When taking this approach it is best to treat the relationship between internal startup and enterprise as a partnership rather than a subsidiary – almost as if the startup is an external company. This carefully controlled distance is the key to success here. The partnership must be bidirectional such that both sides are offering benefits to the other.
An Environment of Innovation
In order for an enterprise to continually reinvent itself, it’s products, and it’s customers it must create an environment conducive to innovative activity. Creating this environment however is easier said than done. There are however some behaviors and attitudes that an organization can foster that improve the quality of the innovation climate.
Innovation is not merely the generation of new ideas, it’s about deriving economic value from those ideas, and value is created by customers. Companies that foster customer-centric behaviors at all levels of the organization tend to identify more areas of innovative opportunity. Becoming a customer-focused organization is a lengthy and complicated endeavor but it pays enormous dividends in the areas of innovation and customer lifetime value.
Promoting an “owner’s mentality” among employees creates the kind of responsibility and empowerment necessary for innovative ideas to rise to the top. Fostering an entrepreneurial attitude amongst one’s team should be the goal of any manager. Hiring well and applying rewards carefully to entrepreneurial activities will compel further behavior.
Ownership though implies the need for responsibility which requires a certain amount of authority. Letting individuals run with ideas and take the reigns helps improve the innovation climate within a company. But it’s also a great way to help new leaders mature with innovation as a core value – thus perpetuating the cycle forward.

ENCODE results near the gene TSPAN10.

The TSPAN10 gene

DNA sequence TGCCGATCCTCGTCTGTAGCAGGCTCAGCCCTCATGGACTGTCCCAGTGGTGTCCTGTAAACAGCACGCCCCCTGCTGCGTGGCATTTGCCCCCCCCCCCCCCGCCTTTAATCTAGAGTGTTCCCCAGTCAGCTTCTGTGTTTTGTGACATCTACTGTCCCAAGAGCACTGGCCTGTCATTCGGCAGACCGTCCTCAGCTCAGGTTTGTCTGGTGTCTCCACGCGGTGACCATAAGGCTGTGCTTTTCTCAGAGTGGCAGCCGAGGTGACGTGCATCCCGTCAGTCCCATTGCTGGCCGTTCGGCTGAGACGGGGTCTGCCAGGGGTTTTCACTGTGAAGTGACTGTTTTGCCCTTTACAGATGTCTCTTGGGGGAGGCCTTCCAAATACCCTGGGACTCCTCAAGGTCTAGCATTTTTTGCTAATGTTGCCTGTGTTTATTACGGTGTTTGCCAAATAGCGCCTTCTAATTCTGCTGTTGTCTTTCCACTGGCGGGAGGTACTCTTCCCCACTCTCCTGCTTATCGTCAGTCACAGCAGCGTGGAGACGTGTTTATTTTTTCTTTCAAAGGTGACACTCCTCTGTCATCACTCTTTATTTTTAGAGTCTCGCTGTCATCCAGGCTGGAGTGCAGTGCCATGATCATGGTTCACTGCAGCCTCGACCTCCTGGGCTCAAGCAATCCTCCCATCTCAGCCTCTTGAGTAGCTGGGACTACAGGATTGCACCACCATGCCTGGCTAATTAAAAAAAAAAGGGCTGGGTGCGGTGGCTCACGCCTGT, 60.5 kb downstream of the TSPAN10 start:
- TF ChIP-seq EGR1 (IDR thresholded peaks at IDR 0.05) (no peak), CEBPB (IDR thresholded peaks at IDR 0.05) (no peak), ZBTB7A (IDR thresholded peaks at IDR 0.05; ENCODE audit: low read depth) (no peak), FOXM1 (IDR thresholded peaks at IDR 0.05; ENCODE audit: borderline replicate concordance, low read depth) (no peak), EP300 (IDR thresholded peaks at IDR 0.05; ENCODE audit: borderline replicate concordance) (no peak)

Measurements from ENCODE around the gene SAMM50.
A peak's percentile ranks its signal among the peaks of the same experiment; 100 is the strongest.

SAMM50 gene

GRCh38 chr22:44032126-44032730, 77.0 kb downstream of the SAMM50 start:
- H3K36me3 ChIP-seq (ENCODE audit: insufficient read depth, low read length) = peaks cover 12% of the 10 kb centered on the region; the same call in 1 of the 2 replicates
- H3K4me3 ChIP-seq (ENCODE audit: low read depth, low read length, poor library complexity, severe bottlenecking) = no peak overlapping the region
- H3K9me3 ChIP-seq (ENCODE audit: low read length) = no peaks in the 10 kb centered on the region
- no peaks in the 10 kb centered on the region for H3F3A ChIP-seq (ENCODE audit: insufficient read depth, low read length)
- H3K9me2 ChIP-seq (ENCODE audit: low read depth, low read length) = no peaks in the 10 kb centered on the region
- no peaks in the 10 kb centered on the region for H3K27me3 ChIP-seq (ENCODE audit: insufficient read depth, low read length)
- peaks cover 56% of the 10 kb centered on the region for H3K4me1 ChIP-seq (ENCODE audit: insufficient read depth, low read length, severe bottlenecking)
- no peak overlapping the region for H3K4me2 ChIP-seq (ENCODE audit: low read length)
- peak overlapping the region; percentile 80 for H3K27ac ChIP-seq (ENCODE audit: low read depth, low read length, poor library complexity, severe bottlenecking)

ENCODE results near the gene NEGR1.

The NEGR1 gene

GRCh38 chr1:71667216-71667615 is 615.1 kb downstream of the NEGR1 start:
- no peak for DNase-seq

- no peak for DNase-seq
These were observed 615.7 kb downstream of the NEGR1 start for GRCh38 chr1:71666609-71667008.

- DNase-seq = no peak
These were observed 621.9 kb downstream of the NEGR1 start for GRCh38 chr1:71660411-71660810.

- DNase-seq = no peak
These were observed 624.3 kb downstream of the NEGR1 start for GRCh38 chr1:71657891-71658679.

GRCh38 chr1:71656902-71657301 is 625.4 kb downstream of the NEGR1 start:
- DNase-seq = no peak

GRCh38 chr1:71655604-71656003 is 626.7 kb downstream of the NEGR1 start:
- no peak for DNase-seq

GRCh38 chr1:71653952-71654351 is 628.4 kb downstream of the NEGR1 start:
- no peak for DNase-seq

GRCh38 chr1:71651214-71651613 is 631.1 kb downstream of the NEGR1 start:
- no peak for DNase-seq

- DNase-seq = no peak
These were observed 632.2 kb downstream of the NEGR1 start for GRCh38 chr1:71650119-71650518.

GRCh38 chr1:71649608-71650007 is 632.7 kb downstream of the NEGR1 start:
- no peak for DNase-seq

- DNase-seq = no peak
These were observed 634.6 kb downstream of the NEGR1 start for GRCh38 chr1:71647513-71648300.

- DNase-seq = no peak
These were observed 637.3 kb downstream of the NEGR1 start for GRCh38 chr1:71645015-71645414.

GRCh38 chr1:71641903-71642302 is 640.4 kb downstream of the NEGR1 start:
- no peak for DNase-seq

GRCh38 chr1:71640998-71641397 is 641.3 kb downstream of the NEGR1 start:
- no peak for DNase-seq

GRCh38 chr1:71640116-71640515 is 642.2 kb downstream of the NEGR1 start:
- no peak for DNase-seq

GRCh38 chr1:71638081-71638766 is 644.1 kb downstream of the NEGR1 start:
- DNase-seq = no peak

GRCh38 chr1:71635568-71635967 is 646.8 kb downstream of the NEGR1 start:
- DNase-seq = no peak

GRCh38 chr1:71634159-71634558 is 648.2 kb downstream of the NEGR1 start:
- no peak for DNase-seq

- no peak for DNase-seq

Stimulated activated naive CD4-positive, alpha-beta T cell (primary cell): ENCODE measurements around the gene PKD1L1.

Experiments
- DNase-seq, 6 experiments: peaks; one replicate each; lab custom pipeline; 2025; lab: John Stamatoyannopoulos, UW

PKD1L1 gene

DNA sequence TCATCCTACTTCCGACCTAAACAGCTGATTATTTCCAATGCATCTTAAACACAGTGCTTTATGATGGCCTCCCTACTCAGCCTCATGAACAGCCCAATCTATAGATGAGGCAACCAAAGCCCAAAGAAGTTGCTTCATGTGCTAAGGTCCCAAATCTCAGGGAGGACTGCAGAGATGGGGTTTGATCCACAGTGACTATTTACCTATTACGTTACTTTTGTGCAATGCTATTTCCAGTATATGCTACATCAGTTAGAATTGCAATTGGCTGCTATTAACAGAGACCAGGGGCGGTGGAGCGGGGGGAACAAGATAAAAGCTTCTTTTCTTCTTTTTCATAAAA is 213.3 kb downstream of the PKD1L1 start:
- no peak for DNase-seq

Accepting the Reality of Risk
Unless an organization allows for a healthy amount of risk it will fail to take advantage of innovations and strategic moves. But, companies often shy away from major risks, especially when it is seen as disruptive to the current model. This paralyzing effect starts with individuals who may feel that organizational risk will flow directly to them and therein lies the issue.
Companies that want to be innovative need to create a culture of thoughtful risk-taking by removing the personal fear inherent in making risky decisions. Managers and even line-employees need to feel safe and confident that risks taken to improve customer value, quality, revenue, and profit will be seen by the organization as positive, even if they fail.
Innovation is a big topic, and inside the enterprise it becomes even more challenging. But companies must adapt to the changing landscape and capture innovative ideas to survive. The digital transformation that we see today in most large companies is just the beginning.